Rock County restaurant helps keep farmers fed in the fields
A restaurant and bar in rural Rock County is making sure farmers stay fed while not missing a beat while working in the fields.
“We don’t need a street name. Our delivery guys just go find the field and if we have to, we will put it in four-wheel drive and we will take it to them,” said Bill Perkins who owns The Shopiere Tap along with his wife, Audra Perkins.
The Shopiere Tap is located on County Highway J along Turtle Creek just north of Beloit.
“We are a rural community out here but we service a big distance. We have people come from an hour away to eat and converse at our bar,” said Perkins.
Monday morning, Perkins posted on Facebook saying his restaurant will deliver orders directly to farmers in the field with no charge for delivery.
“If you are in the fields, we will bring your dinner to you, no delivery charges attached to that,” said Perkins. “My wife started doing this 3 or 4 years ago because guys (farmers) were out trying to beat the rain and they called and said they were going to stop, but my wife ran them their food out in the field,”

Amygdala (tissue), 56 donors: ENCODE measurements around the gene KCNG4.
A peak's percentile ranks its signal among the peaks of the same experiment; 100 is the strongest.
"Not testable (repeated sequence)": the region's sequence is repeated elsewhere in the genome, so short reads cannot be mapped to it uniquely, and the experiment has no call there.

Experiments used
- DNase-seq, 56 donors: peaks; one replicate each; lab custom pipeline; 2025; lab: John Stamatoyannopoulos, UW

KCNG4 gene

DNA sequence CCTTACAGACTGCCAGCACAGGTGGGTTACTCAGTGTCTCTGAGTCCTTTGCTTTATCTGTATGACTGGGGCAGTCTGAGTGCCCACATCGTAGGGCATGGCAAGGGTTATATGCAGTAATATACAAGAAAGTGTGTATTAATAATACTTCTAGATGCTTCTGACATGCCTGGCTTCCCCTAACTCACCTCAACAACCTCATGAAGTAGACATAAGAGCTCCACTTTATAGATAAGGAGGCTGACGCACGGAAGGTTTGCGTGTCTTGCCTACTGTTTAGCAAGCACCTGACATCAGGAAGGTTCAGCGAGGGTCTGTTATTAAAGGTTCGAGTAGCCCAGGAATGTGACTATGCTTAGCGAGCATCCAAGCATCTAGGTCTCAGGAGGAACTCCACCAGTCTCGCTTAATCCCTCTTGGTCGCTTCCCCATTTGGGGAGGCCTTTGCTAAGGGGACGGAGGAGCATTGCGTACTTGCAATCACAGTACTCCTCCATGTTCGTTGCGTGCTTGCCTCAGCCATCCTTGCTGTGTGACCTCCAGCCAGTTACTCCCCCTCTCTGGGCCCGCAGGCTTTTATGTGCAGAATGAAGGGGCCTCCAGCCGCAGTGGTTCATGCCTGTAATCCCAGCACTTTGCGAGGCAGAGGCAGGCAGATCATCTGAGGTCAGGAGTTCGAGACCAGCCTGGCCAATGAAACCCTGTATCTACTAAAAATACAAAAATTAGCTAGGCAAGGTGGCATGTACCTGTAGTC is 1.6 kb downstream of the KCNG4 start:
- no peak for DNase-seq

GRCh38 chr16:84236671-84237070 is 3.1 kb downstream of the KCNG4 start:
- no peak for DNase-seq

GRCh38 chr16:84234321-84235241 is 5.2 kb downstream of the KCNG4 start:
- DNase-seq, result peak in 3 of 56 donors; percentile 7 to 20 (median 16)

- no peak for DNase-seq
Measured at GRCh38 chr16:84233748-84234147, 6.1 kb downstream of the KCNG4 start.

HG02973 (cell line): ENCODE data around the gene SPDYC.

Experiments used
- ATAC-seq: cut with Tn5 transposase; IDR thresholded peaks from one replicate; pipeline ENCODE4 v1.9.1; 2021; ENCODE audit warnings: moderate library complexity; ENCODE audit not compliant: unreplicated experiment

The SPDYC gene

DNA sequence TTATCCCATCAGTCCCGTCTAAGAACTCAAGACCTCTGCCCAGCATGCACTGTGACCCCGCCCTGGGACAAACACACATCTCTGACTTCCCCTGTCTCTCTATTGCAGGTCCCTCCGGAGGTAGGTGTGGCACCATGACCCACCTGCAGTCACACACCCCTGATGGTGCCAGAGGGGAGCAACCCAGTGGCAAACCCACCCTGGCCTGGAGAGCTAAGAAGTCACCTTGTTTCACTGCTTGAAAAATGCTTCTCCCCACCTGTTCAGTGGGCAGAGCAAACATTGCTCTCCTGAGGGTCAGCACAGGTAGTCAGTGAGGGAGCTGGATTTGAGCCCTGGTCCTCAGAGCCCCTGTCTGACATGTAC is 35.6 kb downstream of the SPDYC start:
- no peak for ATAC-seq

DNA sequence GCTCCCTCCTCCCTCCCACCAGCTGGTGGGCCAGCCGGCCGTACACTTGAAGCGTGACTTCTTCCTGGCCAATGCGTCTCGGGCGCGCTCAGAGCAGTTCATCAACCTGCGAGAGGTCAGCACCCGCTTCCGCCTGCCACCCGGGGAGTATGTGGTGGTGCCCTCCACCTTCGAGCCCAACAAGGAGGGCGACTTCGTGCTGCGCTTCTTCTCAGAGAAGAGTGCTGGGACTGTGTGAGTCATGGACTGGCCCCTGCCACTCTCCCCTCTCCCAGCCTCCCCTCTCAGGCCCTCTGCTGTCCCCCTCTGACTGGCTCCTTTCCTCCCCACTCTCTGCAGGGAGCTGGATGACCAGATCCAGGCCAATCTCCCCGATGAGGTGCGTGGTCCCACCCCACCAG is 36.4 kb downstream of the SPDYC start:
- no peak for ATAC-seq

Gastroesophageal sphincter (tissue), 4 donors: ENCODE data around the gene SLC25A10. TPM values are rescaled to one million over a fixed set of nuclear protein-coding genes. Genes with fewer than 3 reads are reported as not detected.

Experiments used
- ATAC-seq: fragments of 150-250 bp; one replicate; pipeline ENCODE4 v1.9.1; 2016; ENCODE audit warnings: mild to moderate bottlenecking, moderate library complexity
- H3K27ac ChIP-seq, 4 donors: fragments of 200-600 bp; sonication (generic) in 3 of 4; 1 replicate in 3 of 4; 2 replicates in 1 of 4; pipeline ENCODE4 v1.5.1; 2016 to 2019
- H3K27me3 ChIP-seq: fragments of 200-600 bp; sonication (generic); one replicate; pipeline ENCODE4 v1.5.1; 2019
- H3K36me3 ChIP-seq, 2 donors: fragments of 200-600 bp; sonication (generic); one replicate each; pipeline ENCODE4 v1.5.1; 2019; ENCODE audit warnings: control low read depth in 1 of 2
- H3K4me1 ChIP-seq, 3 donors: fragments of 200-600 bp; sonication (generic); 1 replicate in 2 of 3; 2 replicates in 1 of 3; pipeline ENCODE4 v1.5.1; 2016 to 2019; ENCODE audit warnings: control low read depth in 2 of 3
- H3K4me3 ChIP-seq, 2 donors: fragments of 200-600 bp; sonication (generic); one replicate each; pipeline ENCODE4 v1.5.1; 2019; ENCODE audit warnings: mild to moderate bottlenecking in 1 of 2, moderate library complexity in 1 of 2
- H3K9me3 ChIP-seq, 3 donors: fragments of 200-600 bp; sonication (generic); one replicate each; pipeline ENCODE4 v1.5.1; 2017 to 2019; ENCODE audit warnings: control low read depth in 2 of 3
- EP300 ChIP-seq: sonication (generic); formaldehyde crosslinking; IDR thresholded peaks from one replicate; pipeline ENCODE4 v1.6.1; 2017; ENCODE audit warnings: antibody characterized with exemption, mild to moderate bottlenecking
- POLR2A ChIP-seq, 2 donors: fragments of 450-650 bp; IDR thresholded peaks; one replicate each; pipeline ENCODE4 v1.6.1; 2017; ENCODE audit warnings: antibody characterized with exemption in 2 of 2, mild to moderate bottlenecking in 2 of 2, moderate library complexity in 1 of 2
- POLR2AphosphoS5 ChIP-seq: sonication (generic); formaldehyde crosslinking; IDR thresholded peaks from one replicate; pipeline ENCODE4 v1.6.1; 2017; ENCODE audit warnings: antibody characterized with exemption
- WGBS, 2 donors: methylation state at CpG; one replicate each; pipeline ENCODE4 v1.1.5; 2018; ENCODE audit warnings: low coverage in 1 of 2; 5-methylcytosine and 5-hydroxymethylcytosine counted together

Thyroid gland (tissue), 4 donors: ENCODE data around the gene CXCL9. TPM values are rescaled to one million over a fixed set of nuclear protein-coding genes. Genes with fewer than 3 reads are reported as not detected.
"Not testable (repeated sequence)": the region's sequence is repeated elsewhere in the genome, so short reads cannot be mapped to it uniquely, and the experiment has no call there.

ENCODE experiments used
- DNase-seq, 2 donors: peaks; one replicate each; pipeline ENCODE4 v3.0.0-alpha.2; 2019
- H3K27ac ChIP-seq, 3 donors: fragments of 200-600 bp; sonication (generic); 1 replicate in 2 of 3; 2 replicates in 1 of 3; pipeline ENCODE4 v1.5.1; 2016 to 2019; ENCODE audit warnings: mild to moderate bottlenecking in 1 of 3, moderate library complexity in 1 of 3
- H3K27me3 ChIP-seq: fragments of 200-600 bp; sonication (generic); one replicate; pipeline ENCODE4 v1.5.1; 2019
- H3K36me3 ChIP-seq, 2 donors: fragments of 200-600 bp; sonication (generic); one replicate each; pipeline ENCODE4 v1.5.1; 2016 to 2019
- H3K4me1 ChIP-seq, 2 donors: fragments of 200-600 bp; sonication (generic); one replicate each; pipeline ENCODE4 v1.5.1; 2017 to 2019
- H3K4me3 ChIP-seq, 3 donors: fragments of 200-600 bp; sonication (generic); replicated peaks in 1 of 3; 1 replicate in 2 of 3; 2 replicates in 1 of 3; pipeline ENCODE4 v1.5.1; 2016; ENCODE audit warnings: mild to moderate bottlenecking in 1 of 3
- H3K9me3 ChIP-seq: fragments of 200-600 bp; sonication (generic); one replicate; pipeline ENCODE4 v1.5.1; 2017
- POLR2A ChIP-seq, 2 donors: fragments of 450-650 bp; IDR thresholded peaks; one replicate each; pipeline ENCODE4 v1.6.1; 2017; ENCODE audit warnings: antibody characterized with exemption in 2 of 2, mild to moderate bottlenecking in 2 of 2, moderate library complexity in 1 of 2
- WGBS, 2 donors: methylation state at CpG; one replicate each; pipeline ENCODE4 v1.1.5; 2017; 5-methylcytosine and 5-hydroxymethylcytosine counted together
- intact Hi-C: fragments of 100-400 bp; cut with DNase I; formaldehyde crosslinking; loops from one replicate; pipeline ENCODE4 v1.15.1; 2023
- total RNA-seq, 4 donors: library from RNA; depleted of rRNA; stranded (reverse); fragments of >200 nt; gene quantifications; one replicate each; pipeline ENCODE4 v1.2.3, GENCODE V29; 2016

Perkins says the coronavirus pandemic and the subsequent “Safer at Home” order have really left his business in a dark place.
“The stay at home order, I try to drive down the middle of the road most times (on issues), but it’s been tough. I’ve been telling everyone I call it a “once-size-fits-all” lockdown and it’s just not fair,” he said.
The dining room and bar are closed but they are still offering “to go” orders and pick-up. Because of the shutdown, Perkins had cut his staff from 29 employees down to seven.
“We are a nice country bar but in the same breath, we put out a lot of great food and I hate seeing it go out the door in a Styrofoam box,” said Perkins.
Perkins says over the eight years he’s owned the bar, the farming community in the area have become like family. He says taking food to them out in the field is the least he can do to thank them for all their hard work during this time of uncertainty.
“It’s got to be tough on them not knowing what the fall will bring,” Perkins said. “What is going on and what we see our neighbors going through, but they are still coming in and still trying to tip as much as they can. It means a lot to us. It means more than I can ever say,”